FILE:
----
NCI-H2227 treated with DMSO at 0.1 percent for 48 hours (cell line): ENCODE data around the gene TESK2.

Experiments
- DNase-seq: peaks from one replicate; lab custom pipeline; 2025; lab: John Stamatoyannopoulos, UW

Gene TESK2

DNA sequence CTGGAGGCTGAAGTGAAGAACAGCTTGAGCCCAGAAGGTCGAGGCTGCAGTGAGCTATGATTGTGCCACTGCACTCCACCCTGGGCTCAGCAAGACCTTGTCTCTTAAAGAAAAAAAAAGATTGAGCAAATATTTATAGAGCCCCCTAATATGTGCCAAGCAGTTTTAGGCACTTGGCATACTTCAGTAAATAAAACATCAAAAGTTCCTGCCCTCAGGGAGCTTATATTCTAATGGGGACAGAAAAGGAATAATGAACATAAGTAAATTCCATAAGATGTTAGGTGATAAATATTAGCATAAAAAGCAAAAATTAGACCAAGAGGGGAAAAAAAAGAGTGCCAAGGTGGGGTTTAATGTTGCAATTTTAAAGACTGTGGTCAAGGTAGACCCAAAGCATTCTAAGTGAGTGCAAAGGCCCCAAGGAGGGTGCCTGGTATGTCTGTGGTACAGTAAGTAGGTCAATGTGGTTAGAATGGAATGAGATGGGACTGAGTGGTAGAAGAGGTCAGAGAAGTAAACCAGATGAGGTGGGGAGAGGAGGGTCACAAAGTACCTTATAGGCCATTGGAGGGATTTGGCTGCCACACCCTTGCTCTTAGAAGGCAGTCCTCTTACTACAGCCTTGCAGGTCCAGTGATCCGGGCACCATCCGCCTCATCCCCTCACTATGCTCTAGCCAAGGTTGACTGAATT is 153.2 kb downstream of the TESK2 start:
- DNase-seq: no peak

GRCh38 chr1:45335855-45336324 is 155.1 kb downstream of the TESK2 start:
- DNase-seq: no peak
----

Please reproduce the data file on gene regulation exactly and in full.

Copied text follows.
NCI-H2227 treated with DMSO at 0.1 percent for 48 hours (cell line): ENCODE data around the gene TESK2.

Experiments
- DNase-seq: peaks from one replicate; lab custom pipeline; 2025; lab: John Stamatoyannopoulos, UW

Gene TESK2

DNA sequence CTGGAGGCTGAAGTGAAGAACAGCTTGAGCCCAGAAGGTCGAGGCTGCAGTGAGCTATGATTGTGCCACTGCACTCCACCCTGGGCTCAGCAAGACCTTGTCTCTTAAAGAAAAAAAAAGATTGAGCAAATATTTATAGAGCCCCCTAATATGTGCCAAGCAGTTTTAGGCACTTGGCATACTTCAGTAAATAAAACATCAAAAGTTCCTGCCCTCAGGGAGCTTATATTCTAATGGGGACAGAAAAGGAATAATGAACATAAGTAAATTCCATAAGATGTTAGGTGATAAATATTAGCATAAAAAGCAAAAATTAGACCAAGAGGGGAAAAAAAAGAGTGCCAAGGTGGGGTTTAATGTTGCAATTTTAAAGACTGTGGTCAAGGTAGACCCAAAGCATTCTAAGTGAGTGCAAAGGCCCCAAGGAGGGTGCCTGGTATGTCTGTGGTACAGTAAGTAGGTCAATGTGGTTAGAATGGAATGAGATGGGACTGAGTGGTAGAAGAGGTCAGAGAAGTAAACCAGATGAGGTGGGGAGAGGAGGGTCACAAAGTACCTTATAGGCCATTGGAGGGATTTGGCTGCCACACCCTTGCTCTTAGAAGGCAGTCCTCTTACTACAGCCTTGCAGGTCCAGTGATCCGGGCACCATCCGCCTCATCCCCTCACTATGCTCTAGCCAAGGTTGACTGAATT is 153.2 kb downstream of the TESK2 start:
- DNase-seq: no peak

GRCh38 chr1:45335855-45336324 is 155.1 kb downstream of the TESK2 start:
- DNase-seq: no peak